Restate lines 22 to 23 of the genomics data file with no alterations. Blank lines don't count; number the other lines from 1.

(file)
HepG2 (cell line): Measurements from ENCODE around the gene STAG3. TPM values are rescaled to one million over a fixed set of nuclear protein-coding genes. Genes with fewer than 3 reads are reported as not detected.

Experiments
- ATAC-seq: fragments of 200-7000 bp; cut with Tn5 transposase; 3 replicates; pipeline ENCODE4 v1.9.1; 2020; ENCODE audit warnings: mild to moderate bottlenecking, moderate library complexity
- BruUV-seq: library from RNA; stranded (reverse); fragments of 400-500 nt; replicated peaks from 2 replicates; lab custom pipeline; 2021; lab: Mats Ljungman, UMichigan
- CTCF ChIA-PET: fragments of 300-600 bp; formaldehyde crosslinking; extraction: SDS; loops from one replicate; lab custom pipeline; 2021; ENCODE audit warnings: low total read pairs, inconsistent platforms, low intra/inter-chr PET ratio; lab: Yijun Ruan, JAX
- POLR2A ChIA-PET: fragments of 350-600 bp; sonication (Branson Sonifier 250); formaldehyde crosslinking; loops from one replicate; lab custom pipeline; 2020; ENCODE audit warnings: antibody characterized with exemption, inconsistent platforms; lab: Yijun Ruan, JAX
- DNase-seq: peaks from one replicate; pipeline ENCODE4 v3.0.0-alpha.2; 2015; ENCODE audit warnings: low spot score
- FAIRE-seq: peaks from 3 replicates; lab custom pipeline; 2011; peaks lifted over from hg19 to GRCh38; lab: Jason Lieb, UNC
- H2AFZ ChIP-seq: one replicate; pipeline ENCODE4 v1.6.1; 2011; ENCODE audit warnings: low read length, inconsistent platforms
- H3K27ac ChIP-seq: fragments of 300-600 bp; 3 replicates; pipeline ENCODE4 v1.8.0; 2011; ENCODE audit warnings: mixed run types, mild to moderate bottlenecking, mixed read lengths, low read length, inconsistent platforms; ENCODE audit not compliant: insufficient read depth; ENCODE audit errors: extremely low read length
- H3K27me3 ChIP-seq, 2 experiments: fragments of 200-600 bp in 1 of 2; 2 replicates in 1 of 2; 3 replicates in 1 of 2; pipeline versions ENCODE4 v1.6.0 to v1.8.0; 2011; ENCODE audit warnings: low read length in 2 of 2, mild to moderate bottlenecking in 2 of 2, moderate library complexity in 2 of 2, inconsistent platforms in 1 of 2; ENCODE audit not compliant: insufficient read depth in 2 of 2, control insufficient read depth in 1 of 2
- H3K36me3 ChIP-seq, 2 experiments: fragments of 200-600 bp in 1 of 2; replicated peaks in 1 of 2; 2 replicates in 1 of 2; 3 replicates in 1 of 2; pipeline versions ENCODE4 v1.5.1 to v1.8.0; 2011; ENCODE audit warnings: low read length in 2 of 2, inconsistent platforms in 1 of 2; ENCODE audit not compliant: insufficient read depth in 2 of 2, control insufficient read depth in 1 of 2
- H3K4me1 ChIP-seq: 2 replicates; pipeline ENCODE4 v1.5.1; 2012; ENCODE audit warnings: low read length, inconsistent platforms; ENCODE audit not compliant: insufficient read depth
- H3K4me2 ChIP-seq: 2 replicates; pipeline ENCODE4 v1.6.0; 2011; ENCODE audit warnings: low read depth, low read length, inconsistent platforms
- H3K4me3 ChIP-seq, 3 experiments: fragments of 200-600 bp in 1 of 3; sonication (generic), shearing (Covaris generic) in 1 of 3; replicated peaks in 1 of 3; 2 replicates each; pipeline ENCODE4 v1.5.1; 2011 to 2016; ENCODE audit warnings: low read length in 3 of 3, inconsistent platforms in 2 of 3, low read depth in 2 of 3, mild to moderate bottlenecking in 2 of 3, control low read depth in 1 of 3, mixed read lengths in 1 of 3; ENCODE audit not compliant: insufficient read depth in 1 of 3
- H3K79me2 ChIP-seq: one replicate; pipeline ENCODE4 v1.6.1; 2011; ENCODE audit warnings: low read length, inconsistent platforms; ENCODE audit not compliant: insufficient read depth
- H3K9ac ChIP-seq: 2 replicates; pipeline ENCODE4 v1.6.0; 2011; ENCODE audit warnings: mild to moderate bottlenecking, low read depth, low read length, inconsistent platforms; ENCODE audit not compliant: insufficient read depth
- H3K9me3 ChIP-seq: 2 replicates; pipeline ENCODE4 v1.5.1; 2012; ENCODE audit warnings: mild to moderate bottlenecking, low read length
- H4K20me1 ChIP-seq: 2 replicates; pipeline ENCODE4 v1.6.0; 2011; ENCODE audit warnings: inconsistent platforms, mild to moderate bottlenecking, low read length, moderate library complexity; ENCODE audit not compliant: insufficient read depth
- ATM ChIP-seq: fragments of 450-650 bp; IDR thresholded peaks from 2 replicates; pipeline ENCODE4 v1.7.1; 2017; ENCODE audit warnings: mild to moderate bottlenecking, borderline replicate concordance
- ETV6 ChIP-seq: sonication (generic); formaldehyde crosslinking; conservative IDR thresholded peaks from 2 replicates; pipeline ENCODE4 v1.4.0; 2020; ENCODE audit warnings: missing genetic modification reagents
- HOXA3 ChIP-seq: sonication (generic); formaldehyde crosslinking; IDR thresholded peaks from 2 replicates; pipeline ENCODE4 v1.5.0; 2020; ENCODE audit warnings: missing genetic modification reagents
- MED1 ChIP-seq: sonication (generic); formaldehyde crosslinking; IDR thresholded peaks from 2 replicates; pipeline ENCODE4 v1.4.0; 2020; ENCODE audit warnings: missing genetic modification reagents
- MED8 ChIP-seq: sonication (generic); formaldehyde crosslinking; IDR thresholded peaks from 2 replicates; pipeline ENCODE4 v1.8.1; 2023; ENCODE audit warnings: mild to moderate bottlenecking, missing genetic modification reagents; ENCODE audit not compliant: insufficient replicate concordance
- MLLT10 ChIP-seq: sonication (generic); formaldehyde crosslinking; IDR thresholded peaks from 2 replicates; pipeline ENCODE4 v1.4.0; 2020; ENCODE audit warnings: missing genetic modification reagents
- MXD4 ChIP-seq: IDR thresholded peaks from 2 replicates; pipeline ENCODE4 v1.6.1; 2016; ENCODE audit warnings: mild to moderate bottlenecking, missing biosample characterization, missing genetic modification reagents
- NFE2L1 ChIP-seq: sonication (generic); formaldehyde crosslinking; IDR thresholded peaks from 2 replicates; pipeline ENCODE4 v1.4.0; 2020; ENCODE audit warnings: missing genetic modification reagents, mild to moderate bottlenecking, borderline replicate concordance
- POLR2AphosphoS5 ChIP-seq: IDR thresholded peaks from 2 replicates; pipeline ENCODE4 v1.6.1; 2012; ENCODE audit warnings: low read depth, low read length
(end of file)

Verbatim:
- HOXA3 ChIP-seq: sonication (generic); formaldehyde crosslinking; IDR thresholded peaks from 2 replicates; pipeline ENCODE4 v1.5.0; 2020; ENCODE audit warnings: missing genetic modification reagents
- MED1 ChIP-seq: sonication (generic); formaldehyde crosslinking; IDR thresholded peaks from 2 replicates; pipeline ENCODE4 v1.4.0; 2020; ENCODE audit warnings: missing genetic modification reagents